As the international day of data protection approaches, we thought it appropriate to make a small balance of how the first days of the new European data protection regulation have passed: the GDPR.

This new regulation took many companies by surprise, even though it was announced well in advance. It is clear, thanks to the large number of emails we have received requesting our consent during the first hours of its implementation. After 8 months, it is possible to make an analysis of its impact and its implications for companies and their clients.

All this avalanche has served us, the users, to become aware of all the companies that in some way had our personal data. The statistics indicate that between 80% and 90% of the brands access our personal information. Thanks to the messages received, we have been able to make more conscious decisions about who and what for we give our data. In fact, the companies have reduced their contact databases by more than 50% in these months.

GDPR application: from what is said to …

All regulators data protection have been cautious to open disciplinary proceedings so far. However, this year, 2019, strongly begins with 50 million euro data consent fine imposed on Google.

Recapitulating a little bit …

The fines, for the breach of the GDPR, began to be applied since the last quarter of the year and the proceeds amounted to over 424,000 euros in 2018.

The 1st Fine:

Applied in October 2018, to an Austrian betting house for a value of 4,800 euros for having a security camera recording part of the sidewalk while the large-scale surveillance of public spaces is prohibited by the GDPR.

Other cases 2018:

  • A Portuguese hospital must pay a penalty of 400,000 euros for unauthorized access to the records of their patients. Doctors of the hospital had 985 active accounts in the system that gave them access to the medical records while the center had only 296 active physicians on the date of the inspection.
  • Knuddels.de, German social network received a fine of 20,000 euros for suffering a hack that caused the leak of around 808,000 email addresses and over 1.8 million usernames and passwords.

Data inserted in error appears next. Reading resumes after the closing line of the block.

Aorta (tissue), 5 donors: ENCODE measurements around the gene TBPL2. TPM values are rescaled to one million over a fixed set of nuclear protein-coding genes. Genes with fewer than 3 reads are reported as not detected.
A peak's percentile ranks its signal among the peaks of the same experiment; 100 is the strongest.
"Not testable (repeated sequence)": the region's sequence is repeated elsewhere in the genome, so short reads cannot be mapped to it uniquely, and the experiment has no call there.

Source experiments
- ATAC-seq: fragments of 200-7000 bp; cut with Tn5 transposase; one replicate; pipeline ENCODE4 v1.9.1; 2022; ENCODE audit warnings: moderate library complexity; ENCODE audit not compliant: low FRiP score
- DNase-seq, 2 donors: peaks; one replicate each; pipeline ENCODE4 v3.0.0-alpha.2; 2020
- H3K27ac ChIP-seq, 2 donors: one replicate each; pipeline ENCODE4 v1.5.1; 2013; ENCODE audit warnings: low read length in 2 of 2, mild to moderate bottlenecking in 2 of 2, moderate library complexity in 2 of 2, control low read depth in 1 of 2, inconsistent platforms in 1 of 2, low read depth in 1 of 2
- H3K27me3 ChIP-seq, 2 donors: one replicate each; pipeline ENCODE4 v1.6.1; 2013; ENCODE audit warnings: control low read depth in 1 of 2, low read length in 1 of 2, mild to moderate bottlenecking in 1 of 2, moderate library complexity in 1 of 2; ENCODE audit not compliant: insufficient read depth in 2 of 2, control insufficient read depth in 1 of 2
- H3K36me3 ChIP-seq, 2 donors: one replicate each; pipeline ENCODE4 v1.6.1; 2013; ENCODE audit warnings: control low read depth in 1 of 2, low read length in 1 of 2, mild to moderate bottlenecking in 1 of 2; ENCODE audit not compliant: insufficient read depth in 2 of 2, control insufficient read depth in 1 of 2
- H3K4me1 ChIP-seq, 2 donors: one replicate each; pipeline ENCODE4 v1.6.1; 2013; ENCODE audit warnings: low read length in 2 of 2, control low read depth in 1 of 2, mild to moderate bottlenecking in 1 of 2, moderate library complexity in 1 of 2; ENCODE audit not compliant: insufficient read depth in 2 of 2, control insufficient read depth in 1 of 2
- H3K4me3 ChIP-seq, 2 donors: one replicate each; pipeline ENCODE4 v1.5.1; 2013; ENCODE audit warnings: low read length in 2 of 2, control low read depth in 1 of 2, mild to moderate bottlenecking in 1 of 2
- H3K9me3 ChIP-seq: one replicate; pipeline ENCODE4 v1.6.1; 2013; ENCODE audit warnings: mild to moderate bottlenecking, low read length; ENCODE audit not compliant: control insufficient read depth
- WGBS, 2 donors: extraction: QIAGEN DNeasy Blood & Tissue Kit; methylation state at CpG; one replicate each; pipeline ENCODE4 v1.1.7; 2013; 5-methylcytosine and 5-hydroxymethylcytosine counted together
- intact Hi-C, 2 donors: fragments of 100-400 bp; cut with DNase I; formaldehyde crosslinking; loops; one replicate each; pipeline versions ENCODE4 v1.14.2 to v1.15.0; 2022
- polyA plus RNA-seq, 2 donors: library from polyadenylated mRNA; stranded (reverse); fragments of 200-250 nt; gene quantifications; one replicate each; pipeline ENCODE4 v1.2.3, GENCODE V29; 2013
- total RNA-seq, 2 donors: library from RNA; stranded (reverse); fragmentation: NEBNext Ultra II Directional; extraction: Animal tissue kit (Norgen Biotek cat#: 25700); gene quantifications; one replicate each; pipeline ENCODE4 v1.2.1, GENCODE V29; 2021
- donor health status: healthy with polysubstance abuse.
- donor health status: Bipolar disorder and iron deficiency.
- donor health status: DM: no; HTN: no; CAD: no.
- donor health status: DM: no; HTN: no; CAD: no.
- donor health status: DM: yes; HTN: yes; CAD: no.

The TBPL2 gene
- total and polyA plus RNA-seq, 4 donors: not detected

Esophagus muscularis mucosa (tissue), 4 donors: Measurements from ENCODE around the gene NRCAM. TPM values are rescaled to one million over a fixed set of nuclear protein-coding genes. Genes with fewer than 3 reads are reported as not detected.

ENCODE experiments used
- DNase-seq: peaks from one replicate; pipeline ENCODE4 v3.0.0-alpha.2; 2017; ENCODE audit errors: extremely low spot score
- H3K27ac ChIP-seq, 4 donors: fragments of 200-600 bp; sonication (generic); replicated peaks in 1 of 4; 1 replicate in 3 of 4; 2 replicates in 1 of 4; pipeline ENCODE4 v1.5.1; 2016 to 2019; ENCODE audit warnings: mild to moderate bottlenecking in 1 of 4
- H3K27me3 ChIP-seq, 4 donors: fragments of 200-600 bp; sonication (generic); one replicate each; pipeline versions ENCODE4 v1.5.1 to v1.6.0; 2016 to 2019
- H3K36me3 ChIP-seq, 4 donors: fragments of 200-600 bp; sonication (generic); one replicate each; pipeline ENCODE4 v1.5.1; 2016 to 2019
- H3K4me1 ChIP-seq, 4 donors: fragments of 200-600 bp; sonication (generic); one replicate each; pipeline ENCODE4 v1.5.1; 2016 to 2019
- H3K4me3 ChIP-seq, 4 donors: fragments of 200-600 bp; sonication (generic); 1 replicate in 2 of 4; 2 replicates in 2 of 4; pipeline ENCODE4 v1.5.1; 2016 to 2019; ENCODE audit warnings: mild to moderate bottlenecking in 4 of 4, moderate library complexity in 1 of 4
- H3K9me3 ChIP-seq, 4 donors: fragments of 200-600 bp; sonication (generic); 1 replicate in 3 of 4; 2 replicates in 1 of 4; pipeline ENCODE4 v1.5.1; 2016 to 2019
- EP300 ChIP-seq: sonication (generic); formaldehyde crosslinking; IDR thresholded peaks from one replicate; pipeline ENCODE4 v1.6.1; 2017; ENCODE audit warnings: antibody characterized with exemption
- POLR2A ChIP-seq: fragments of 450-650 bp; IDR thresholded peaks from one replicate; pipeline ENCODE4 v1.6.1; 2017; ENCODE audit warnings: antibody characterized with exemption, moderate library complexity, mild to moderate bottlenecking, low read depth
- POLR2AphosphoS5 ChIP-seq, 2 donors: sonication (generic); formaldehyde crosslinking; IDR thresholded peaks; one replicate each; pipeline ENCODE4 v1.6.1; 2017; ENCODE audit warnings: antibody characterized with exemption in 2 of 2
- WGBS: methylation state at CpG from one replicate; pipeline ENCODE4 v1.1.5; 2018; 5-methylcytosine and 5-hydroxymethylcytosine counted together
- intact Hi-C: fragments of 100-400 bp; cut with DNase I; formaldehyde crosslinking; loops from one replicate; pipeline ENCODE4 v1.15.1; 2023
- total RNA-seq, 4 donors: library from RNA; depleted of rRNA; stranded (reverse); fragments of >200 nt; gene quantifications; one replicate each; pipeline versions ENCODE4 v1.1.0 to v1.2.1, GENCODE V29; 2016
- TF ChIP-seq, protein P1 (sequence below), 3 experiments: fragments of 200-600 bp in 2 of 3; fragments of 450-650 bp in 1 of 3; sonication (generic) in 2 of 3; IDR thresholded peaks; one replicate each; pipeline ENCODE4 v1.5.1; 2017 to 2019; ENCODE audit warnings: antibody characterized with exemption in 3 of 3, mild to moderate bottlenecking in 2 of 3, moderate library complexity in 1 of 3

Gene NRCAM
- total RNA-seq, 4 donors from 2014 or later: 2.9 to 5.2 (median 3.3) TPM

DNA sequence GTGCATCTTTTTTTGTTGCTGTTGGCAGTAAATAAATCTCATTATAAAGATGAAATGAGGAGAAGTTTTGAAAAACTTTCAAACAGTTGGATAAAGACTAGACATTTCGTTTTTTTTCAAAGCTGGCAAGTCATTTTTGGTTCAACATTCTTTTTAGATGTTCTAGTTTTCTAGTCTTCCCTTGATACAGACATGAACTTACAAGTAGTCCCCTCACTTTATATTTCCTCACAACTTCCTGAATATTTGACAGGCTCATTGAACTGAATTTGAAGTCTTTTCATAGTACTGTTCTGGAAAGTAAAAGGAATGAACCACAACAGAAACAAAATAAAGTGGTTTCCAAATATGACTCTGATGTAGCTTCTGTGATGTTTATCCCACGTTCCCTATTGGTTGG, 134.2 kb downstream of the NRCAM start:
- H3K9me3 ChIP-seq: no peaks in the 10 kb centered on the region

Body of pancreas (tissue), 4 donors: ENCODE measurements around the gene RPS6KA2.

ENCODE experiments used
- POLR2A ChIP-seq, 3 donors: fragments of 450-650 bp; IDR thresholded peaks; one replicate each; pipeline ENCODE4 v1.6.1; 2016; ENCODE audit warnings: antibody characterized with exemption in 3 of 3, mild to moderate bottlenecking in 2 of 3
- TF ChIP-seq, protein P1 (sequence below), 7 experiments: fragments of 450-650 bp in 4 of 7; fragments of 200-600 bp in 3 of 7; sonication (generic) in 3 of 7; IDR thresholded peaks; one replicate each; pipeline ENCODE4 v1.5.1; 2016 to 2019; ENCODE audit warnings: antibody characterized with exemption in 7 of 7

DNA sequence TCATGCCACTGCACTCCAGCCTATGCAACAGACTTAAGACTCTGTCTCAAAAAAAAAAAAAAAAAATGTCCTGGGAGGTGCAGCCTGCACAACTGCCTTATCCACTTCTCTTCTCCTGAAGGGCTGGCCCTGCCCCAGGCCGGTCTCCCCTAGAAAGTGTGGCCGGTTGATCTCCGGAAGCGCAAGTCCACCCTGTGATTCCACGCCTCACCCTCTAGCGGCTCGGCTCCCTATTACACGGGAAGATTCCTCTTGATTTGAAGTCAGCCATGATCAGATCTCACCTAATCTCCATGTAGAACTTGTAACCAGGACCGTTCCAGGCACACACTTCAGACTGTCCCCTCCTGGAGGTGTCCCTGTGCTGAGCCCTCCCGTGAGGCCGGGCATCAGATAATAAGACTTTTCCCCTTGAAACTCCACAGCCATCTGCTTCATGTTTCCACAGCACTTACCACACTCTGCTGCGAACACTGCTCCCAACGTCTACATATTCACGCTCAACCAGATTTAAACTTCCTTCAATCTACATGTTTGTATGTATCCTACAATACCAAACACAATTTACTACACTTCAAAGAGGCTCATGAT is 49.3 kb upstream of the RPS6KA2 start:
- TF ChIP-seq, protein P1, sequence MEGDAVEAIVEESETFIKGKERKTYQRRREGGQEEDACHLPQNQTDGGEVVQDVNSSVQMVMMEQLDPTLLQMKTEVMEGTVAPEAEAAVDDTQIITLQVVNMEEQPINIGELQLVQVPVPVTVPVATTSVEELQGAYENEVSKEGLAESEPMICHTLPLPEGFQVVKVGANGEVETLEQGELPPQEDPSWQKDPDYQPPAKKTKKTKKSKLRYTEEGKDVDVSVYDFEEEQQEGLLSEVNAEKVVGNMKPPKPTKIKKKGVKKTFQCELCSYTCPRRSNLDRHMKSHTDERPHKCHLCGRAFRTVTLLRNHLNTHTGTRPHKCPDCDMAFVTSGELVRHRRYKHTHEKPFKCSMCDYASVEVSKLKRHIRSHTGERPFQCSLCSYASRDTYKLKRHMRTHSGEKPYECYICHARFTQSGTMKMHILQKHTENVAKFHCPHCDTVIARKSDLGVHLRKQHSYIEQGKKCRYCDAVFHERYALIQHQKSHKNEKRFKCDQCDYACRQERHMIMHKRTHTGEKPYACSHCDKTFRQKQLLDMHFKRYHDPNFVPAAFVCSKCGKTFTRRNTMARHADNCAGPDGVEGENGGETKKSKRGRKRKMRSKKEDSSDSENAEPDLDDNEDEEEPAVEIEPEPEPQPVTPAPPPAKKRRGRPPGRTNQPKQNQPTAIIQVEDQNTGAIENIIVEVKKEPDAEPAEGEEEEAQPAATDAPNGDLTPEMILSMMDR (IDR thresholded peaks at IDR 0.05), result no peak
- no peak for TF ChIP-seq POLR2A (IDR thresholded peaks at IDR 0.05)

2019 strongly begins:

As many predicted 2019 begins with a strong sanction for breach of the precepts of the GDPR. The French data protection agency (CNIL) has decided to impose Google with a fine of more than 50 million euros. This is the most severe penalty imposed so far, due to the violation of the regulations in terms of privacy, in terms of advertising and transparency requirements on their Android devices.

To date, Google has been fined for: “lack of transparency, inadequate information and lack of valid consent with respect to the personalization of the ads,” specified the CNIL.

Following the announcement, a Google spokesperson said: “We are studying the decision to determine our next steps, people expect high standards of transparency and control from us. We´re deeply committed to meeting those expectations and the consent requirements of the GDPR.”

The balance of the first 8 months: two sides of the same coin

These months have served to analyze the impact of the regulations and their effectiveness. However, among experts in the field, we found very different opinions at the time of doing an evaluation of the results of the application of the regulation.

There are the skeptics, who see many dangers of this regulatory change. For this group, many companies have been unable to meet the requirements raised by the GDPR and others have been forced to invest large sums in audits and operational redesign. Under their prism, the result of these efforts, for consumers, is only a bombardment of emails asking for their consent.

Ramy Houssaini, Vice President of Security in Europe of BT, warns that the GDPR could become a breeding ground for new types of cyber attacks. Steve Grobman, McAfee’s global CTO, confirmed the above-mentioned: “As long as there are strict regulations, there can be the problem of forcing companies to put the energy they would have devoted to protecting themselves against critical threats for tasks such as regulatory compliance. It will invest so much money in avoiding a GDPR fine that companies will not have enough resources left to face day-to-day attacks.”

On the other side of the coin, there are those who value positively the entry into force of the regulation and its implications.

In the companies that manage databases of prospects and clients, they believe the process of filtering the records has been positive. Now they know, the contacts they control really want to receive their communications.

In the end, they believe that the effort that has been made and continues to be made to adapt to the changes worths it, in order to achieve medium-term results. Data is a new treasure, and the trust of the users is the best way to get it.

We are from one or another stream but the reality is that this regulation is here to stay and there are many countries are taking legislation seriously to protect the privacy of its citizens, in the face of technological changes and the avalanche of Big Data. What is your opinion?

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